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"My progress was rendered delightful by the sylvan elegance of the groves, chearful meadows, and high distant forests, which in grand order presented themselves to view."~~William Bartram
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PostIcon Posted on: May 03 2013, 8:23 am Skip to the previous post in this topic. Skip to the next post in this topic. Ignore posts   QUOTE

Interesting--thanks.

I grew up in Michigan, have lived in Washington, Iowa, and Kansas as an adult, and hadn't heard that term used in that way. Must be a regional thing. I find that sort of thing fascinating.

Sounds like what you call a manway I would call a way trail.
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PostIcon Posted on: May 03 2013, 8:47 am Skip to the previous post in this topic. Skip to the next post in this topic. Ignore posts   QUOTE

Some of what I call a 'trail" .. will one day get me killed or committed to a mental institution. haha!  Were I to take you on some of them you'd cuss me like a yard dog.    They vary from  well traveled and open but un acknowledged by the park.. used enough to be kept in as good a condition as any official trail to being so sketchy .. you risk getting lost.  One of the weirdest was Defeat Ridge Manway.  It used to be an official trail in the park way back in the 1930's and 40's.  The CCC built it.  It is an odd feeling when you are hanging onto a fallen tree with your ass out in space... a sheer drop below you......... and you can see that there is beautiful rock cribbing over there on the bank ahead of you.  Your eyes tell you that it was once a constructed, maintained trail to the mountain top..... but it is hard to make your mind accept it when you're trying to get around the debris  to continue!

--------------
"My progress was rendered delightful by the sylvan elegance of the groves, chearful meadows, and high distant forests, which in grand order presented themselves to view."~~William Bartram
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PostIcon Posted on: May 03 2013, 10:38 am Skip to the previous post in this topic. Skip to the next post in this topic. Ignore posts   QUOTE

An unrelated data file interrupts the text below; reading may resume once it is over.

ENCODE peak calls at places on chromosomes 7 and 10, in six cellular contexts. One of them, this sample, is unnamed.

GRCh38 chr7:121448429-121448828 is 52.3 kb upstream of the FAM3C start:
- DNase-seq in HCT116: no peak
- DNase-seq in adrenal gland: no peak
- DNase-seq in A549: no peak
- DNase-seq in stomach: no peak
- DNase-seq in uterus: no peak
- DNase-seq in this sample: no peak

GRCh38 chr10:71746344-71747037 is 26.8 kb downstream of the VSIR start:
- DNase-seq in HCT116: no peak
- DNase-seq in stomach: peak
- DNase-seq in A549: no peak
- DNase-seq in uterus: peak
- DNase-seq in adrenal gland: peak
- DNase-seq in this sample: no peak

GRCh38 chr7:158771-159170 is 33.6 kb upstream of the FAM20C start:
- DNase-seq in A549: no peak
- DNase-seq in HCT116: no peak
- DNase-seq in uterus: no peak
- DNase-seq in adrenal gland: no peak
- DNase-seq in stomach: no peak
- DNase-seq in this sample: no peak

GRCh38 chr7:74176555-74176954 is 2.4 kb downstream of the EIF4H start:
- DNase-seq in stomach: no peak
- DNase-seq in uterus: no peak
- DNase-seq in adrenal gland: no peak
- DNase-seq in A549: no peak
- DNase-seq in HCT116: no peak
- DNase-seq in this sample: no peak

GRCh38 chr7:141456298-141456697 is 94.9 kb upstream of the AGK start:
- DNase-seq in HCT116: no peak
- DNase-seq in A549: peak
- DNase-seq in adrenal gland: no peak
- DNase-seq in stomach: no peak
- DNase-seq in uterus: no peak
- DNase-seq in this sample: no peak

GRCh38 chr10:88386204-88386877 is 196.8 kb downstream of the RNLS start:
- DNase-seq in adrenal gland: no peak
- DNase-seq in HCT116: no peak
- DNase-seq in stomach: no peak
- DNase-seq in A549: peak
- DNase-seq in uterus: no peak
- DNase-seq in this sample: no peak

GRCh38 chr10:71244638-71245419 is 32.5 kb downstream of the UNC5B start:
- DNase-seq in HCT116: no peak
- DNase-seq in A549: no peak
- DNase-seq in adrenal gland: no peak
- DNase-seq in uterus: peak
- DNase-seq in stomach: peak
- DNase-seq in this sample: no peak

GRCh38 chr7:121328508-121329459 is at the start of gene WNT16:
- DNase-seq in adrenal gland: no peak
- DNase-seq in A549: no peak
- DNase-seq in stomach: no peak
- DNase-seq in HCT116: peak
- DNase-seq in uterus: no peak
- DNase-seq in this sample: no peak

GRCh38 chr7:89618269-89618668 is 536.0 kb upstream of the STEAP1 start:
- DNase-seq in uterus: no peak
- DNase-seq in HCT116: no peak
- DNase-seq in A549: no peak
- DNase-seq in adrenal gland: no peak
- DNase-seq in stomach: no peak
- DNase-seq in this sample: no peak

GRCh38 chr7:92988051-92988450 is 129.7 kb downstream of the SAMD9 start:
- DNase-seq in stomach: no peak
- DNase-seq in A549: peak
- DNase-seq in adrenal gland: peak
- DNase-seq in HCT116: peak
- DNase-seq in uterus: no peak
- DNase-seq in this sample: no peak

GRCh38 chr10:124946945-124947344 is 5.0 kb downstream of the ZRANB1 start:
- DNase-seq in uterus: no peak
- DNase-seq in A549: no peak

QUOTE
Can you explain what a manway is in this context?






about a hundred and seventy five pounds or so....

???
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PostIcon Posted on: May 03 2013, 11:50 am Skip to the previous post in this topic. Skip to the next post in this topic. Ignore posts   QUOTE

hahaha! Why didn't I think of that answer? Kevin, you're answer is so much better than mine!

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"My progress was rendered delightful by the sylvan elegance of the groves, chearful meadows, and high distant forests, which in grand order presented themselves to view."~~William Bartram
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PostIcon Posted on: May 03 2013, 3:55 pm Skip to the previous post in this topic. Skip to the next post in this topic. Ignore posts   QUOTE

Nice TR. Itching to get back up into the mountains.
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PostIcon Posted on: May 10 2013, 1:56 pm Skip to the previous post in this topic. Skip to the next post in this topic. Ignore posts   QUOTE

Nice. We went out to Spruce Flats Falls Thanksgiving weekend of '11. My photo of the main falls is almost identical to yours, water level and all.

"The manway hike begins by fording the stream here.  You can see that for all the water flow today fording was still no problem."

No problem for you, but lets just say that I didn't get across that day and had a grapefruit sized bruise to show for it for over a week. :)  I've got the video somewhere.  I should have gone around a different way, but there were gawkers who insisted on standing in the good spots that had no intention of going across. At least I was smiling by the time my face was visible to the camera. :;):


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“Sometimes you have to be ready to receive the information before it can take hold.” – C. Schwarz

“When the student is ready, the teacher will appear.” – Attributed to the Buddhism tradition…
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PostIcon Posted on: May 10 2013, 2:28 pm Skip to the previous post in this topic.  Ignore posts   QUOTE

Thanks mossy and hiking tiger for checking out the report and pix.  Hiking tiger, one word for you. PUSH! ;^D  Git 'em!

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"My progress was rendered delightful by the sylvan elegance of the groves, chearful meadows, and high distant forests, which in grand order presented themselves to view."~~William Bartram
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12 replies since May 01 2013, 8:30 pm < Next Oldest | Next Newest >